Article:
Be afraid..   To counter this spectacular deficiency, we recommend adding “The Politically Incorrect Guide to American History” by Thomas Woods to your library…and making it mandatory reading for your kids.  Clearly our schools are teaching American Civics.  So, it’s up to us to look to alternative sources.  That book is a good start.  Hillsdale College in Michigan also offers free online courses on the Constitution and other basics.  You can also sign up for a free subscription to their “Imprimis” newsletter.  Lots of goodies there as well.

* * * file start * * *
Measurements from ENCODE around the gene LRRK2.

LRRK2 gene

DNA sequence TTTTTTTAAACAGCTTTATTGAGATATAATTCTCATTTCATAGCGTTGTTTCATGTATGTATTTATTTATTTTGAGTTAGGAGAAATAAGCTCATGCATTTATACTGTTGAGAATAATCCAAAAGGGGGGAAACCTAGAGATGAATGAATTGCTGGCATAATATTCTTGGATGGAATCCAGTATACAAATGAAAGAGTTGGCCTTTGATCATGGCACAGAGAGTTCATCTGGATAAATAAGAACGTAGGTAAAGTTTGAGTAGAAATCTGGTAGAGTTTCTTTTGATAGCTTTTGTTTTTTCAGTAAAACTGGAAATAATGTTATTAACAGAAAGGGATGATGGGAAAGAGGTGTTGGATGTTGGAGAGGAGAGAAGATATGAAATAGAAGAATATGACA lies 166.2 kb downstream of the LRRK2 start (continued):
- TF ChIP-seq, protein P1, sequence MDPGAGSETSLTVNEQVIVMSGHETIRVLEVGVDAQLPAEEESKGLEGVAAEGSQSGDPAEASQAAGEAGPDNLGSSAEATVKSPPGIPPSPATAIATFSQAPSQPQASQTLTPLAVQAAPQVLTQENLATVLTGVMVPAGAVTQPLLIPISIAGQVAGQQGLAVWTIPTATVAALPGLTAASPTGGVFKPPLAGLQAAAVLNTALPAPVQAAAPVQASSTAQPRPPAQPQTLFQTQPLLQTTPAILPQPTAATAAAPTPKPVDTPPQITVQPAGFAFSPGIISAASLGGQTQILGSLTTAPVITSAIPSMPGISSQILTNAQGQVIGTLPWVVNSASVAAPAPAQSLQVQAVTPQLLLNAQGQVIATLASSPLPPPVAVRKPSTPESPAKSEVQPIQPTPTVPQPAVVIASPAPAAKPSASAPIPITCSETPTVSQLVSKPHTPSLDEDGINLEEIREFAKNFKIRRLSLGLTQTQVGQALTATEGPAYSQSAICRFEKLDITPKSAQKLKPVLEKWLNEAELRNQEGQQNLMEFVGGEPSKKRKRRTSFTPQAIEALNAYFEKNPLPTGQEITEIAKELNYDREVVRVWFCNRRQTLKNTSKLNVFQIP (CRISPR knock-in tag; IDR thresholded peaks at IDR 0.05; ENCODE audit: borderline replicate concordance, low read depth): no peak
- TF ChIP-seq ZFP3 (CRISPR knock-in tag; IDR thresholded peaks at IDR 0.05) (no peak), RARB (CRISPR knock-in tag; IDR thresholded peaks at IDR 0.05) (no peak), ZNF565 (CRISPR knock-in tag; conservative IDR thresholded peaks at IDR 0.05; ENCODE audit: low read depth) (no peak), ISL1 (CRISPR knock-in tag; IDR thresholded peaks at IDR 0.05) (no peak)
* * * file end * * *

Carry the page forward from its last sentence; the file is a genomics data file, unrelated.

Boys More Likely To Be Victims Of Teen Dating Violence Than Girls, Study Shows